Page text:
In order to leave Guantánamo, Khadr accepted a plea deal in October 2010, in which he admitted that he was guilty of murder in violation of the law of war, attempted murder in violation of the law of war, conspiracy, providing material support for terrorism, and spying, even though there are serious problems with the credibility of the main charge against him — that he threw a grenade that killed a US soldier — as an investigation of the evidence indicates that, at the time, he was unconscious, having been shot twice in the back at close range.
Khadr is able to challenge two of the charges against him — providing material support for terrorism and conspiracy — because of two rulings by the court of appeals in Washington D.C. last October and in January this year, when judges threw out two of the only convictions secured in the military commissions at Guantánamo, in 2008 — against Salim Hamdan, a driver for Osama bin Laden, and Ali Hamza al-Bahlul, a propagandist for al-Qaeda. Read the rest of this entry »
Ever since the conservative court of appeals in Washington D.C. delivered an extraordinary ruling last October, vacating one of the only convictions in the military commission trial system introduced for prisoners at Guantánamo, it has only been a matter of time before other appeals would be lodged.
Last Tuesday, November 5, the first man convicted in the trials — the Australian citizen David Hicks, who agreed to a plea deal in March 2007, on the basis that he would be returned to Australia to serve a seven-month sentence — lodged an appeal with the US Court of Military Commission Review, “arguing for a summary dismissal of the conviction,” as the Sydney Morning Herald described it, “because the offence was not a war crime at the time Mr. Hicks was detained, and his guilty plea was made under duress because of his detention, torture and abuse at Guantánamo.”
Just seven convictions have been secured in Guantánamo’s military commission system (between March 2007 and February 2012), which has struggled — and failed — to achieve any kind of credibility since George W. Bush’s Vice President, Dick Cheney, ill-advisedly dragged the commissions from the history books in November 2001. Ruled illegal by the Supreme Court in June 2006, they were then revived by Congress, and revived by Congress a second time under President Obama in 2009, despite warnings by senior administration lawyers that convictions would almost certainly be overturned on appeal. Read the rest of this entry »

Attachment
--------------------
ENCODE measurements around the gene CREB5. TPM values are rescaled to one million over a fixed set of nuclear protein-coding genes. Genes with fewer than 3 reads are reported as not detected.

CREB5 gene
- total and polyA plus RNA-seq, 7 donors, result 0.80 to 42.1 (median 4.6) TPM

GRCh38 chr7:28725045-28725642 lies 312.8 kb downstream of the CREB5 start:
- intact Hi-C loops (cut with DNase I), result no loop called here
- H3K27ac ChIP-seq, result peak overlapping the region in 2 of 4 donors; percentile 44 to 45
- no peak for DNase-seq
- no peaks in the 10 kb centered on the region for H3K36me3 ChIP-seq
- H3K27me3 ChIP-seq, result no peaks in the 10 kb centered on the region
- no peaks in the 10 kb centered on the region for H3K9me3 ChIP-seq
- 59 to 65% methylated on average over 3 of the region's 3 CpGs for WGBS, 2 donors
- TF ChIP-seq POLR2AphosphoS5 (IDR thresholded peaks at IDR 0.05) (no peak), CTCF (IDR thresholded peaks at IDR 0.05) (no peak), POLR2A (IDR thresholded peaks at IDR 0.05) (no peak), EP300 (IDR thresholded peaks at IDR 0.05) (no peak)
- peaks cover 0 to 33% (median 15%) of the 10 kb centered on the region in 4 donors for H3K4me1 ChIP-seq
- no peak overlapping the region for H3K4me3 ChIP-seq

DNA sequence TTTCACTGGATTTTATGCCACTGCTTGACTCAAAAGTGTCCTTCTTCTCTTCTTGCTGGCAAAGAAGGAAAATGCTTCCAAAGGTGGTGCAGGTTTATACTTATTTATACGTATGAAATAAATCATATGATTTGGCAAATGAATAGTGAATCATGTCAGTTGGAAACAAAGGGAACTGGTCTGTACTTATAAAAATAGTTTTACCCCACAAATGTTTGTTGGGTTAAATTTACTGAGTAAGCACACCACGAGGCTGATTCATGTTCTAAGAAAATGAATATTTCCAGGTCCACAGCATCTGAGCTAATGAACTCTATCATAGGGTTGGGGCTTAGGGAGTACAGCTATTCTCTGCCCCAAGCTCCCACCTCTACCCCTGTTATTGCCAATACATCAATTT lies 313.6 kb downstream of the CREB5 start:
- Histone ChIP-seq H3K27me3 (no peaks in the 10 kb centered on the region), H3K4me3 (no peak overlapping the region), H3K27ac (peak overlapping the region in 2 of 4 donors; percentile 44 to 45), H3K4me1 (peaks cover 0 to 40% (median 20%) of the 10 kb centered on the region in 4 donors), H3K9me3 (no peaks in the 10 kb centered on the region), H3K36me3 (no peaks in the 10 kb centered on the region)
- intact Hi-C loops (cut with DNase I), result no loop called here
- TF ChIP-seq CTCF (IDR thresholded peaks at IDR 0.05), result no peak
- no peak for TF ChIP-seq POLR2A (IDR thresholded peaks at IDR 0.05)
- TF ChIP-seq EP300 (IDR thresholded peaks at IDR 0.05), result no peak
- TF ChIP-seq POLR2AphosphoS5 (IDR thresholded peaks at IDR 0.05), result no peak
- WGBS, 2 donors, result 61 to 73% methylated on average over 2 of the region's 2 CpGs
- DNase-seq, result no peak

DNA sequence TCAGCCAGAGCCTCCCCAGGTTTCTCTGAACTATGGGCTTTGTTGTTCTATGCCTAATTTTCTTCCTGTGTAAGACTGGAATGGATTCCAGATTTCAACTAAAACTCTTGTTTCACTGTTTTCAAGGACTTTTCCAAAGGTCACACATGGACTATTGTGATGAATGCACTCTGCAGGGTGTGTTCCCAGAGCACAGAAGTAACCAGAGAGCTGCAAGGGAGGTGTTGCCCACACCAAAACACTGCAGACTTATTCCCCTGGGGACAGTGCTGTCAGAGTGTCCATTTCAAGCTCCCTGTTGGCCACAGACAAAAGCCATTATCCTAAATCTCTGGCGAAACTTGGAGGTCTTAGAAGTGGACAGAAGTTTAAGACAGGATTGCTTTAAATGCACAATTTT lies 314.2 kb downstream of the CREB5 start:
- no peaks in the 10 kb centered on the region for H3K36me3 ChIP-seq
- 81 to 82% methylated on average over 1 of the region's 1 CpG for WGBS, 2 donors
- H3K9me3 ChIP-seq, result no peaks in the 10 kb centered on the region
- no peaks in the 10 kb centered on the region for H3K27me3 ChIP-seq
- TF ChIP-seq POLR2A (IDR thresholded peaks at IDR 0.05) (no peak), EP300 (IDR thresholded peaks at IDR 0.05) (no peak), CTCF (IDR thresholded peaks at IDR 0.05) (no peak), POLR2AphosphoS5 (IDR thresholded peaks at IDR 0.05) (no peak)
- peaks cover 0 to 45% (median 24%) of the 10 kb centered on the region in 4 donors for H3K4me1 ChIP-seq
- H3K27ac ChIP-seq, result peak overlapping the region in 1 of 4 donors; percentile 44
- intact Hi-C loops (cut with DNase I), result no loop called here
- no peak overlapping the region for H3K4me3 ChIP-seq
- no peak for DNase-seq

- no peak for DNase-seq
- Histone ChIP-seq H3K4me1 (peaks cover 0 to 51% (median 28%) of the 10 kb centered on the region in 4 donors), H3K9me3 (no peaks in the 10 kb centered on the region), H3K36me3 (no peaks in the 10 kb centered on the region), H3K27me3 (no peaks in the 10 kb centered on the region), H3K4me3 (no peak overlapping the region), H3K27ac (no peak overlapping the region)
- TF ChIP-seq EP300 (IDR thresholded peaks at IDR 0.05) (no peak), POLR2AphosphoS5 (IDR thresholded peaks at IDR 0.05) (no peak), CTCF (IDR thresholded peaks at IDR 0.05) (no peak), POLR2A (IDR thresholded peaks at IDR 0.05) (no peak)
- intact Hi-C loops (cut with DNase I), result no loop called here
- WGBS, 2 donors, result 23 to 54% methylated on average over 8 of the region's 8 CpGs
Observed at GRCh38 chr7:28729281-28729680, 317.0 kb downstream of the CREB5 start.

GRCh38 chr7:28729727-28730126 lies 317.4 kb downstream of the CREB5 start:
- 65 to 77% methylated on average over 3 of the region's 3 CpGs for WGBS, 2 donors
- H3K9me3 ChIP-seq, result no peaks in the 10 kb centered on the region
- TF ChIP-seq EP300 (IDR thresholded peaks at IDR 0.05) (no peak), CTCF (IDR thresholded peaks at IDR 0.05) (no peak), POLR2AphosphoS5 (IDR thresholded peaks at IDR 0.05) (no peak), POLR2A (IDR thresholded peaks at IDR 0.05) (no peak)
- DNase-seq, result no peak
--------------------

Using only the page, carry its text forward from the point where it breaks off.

For seven and a half years now, I have watched as the United States has tried and failed to make its trial system at Guantánamo — the military commissions — function in a way that has any kind of legitimacy.
That, however, is impossible, because the trials involve made-up war crimes, invented by Congress, and, as we see on a regular basis when pre-trial hearings are held in the cases of Khalid Sheikh Mohammed (KSM) and four other men accused of involvement in the 9/11 attacks, because there is an unresolvable tension at the heart of the most serious trials — those involving the “high-value detainees,” like KSM and his co-defendants, and also Abd al-Rahim al-Nashiri, another “high-value detainee” charged with involvement in the bombing of the USS Cole in 2000, all of whom were held — and tortured — in secret “black sites” run by the CIA in countries including Thailand and Poland.
This tension was highlighted in “You Can’t Gag Somebody and Then Want to Kill Them,” an article for the Huffington Post last week by Katherine Hawkins, a researcher and lawyer who recently worked as the Investigator for the Constitution Project’s Task Force on Detainee Treatment, whose powerful report I discussed here. Read the rest of this entry »
On Saturday, I was delighted to talk about Guantánamo past, present and future with Chuck Mertz, who hosts an excellent four-hour radio show, “This is Hell,” every Saturday on WNUR 89.3FM Chicago. Chuck and I have spoken several times in the seven and a half years since I began researching and writing about Guantánamo on a full-time basis, and we had a very thorough discussion on Saturday, which is available here. Scroll down to listen to my 45-minute interview, after interviews with Ann Jones, Juan Cole and Dana Becker, or listen to the whole show here, which also includes Jim Naureckas, Trevor Ewen and Jeff Dorchen.
Our latest discussion was triggered by Chuck’s horrified appreciation of my most recent article for Al-Jazeera, “At Guantánamo, a microcosm of the surveillance state,” in which I discussed the latest scandal to rock the permanently troubled military commission trial system at Guantánamo — a technical upgrade that, through incompetence, or through an aspect of the sweeping surveillance state exposed by Edward Snowden earlier this year, led to 540,000 confidential emails sent by military defense attorneys at Guantánamo ending up with prosecutors, and seven gigabytes of files disappearing completely.
This, for the record, is how Chuck described the show:
If Franz Kafka had access to 21st century technology, we could have booked him on the show to talk about the military commission trials of Guantánamo detainees. Defense files are given to the prosecution, the FBI spies on meetings between lawyers, and charges are sought against only 2.5% of total detainees at the site. Kafka wasn’t available to comment, but investigative journalist Andy Worthington knows the alienation and farcical nature of authority better than anyone outside Camp X-Ray’s walls. Read the rest of this entry »